Wisconsin Hunters Asked to Help Track Populations by Filling Out the Deer Hunter Wildlife Survey


With Wisconsin’s nine-day gun deer opener approaching, state wildlife officials are encouraging hunters to help track wildlife populations by recording their observations through the Deer Hunter Wildlife Survey.

This easy-to-do survey lets hunters record deer and other wildlife sightings during or after their time out deer hunting and then report their observations online or through the U.S. mail.

“This is a great opportunity for hunters to inform wildlife biologists what they are seeing,” said Brian Dhuey, survey manager for the Department of Natural Resources. “With the help from hunters, we can better track population changes and improve our management decisions, especially for animals that are difficult to monitor such as bobcat.”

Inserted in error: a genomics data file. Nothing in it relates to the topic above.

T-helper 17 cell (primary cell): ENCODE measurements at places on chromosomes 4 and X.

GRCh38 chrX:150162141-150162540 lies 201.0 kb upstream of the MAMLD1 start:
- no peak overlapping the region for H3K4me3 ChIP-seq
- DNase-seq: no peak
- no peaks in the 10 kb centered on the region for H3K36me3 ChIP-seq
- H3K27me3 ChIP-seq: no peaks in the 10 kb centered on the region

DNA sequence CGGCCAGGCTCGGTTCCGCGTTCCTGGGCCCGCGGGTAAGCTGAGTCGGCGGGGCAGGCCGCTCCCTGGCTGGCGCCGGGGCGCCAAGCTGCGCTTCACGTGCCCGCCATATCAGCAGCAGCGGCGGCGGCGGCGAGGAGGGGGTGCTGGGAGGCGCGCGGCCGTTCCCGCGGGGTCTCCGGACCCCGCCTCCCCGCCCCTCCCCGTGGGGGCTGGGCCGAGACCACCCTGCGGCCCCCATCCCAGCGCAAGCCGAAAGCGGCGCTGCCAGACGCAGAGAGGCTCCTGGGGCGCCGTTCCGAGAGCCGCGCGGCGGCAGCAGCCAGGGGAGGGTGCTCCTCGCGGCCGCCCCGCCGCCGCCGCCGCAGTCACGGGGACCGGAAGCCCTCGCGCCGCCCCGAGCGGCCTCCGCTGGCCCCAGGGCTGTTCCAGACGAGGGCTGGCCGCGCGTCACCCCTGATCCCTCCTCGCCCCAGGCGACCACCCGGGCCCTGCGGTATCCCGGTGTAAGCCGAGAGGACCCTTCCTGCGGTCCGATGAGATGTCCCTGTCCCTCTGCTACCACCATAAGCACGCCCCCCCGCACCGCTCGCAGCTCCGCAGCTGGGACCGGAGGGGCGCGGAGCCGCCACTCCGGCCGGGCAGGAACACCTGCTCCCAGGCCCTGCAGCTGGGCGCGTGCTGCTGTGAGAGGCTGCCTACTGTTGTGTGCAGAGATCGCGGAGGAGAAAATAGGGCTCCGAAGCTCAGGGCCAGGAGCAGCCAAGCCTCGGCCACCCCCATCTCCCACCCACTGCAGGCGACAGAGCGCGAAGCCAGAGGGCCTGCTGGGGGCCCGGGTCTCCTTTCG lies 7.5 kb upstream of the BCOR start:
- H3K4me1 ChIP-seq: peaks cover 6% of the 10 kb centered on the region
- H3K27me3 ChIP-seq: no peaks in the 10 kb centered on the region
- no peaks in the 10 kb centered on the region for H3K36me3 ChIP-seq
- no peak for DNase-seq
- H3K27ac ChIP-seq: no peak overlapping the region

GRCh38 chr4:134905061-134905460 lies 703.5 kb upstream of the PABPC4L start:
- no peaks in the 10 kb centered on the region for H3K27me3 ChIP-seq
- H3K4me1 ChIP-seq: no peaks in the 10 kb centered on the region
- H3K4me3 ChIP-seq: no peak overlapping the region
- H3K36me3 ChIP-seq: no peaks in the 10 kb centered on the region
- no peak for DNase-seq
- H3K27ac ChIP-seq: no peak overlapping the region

Hunters can find the survey by searching the DNR website dnr.wi.gov for keyword “deer hunter wildlife.” There is more information about the survey project, a printable tally sheet, and results from previous years such as deer per hour by deer management unit.

Hunters can record wildlife observations until January 2014. Those who provide their email address will receive a personalized summary of their 2013 deer hunting season.

Dhuey says in the first two months of the survey, deer hunters submitted more than 1,400 reports. Hunters logged a total of 2,843 trips, where they observed more than 1,200 bucks, 2,600 does and 1,700 fawns. The frequency of deer sighted, or deer per hour, varies widely by region with the high located in the Western Farmland (0.79 deer per hour) and the low in the Northern Forest (0.33 deer per hour). Turkeys, raccoons and ruffed grouse are the next most commonly observed animals.

People are also encouraged to send in trail camera photos. The trail camera gallery can be accessed through the same Deer Hunter Wildlife Survey webpage.

“Take a moment to view some of the photos or watch a video,” Dhuey said. “Check back often, the site is frequently updated with new photos as we receive them.”

Read More